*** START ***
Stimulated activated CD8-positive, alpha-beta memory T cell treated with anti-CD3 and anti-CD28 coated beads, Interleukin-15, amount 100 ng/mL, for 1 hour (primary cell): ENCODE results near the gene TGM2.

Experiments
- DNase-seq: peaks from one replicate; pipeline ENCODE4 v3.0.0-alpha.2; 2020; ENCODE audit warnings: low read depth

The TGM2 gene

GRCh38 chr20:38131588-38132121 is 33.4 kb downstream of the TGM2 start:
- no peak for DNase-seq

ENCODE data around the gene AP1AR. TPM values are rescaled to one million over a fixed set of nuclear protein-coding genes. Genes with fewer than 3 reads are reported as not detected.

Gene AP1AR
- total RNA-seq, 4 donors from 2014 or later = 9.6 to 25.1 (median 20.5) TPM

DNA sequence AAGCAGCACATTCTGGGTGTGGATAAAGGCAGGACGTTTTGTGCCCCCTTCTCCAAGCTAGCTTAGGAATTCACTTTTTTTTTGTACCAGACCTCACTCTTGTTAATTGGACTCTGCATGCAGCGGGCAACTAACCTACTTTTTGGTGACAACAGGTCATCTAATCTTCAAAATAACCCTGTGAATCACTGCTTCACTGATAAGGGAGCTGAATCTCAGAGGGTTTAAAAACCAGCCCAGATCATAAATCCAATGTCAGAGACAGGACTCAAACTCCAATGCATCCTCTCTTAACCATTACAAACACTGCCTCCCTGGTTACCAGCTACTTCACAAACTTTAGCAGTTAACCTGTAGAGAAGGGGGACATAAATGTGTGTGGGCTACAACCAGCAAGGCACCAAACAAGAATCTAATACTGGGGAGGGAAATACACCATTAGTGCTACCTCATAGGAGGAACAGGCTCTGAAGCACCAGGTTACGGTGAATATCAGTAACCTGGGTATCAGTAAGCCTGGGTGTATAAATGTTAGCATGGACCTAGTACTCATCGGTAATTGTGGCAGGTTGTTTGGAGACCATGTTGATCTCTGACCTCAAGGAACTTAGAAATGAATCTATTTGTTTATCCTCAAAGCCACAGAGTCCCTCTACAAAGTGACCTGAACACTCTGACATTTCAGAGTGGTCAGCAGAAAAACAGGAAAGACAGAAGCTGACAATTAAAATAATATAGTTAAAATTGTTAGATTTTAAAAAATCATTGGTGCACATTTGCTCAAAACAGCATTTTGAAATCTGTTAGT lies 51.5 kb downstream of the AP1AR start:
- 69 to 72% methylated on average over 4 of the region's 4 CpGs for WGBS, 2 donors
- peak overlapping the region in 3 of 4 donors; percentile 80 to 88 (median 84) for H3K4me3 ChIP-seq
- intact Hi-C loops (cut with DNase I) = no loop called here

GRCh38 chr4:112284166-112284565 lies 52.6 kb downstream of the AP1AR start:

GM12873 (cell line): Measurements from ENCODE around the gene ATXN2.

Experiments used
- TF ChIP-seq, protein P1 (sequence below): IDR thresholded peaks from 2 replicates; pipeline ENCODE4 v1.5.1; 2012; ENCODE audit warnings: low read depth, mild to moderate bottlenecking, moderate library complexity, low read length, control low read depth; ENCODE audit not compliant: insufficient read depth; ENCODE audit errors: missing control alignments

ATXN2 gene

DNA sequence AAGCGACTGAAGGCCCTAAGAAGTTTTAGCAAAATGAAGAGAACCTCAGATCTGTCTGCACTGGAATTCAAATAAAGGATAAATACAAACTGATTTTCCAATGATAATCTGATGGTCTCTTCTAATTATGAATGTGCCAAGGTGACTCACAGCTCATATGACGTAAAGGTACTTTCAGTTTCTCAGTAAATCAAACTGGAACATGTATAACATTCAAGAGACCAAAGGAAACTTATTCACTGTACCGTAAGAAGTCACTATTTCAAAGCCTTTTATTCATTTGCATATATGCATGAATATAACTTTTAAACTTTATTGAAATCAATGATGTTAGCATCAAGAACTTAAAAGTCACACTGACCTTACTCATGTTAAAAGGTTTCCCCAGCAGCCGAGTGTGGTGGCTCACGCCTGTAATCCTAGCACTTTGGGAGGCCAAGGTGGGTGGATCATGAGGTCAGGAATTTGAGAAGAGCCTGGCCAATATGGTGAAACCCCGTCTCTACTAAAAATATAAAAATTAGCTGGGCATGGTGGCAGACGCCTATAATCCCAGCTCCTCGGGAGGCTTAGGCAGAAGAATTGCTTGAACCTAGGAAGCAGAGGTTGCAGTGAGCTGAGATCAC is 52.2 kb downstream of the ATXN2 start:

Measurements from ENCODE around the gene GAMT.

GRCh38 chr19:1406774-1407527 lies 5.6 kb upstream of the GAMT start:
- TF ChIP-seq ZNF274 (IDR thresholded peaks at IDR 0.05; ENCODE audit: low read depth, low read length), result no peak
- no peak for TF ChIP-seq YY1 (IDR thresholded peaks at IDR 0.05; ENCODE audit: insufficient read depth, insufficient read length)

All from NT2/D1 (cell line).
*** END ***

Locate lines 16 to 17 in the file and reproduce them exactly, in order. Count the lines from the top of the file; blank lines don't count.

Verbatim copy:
Experiments used
- TF ChIP-seq, protein P1 (sequence below): IDR thresholded peaks from 2 replicates; pipeline ENCODE4 v1.5.1; 2012; ENCODE audit warnings: low read depth, mild to moderate bottlenecking, moderate library complexity, low read length, control low read depth; ENCODE audit not compliant: insufficient read depth; ENCODE audit errors: missing control alignments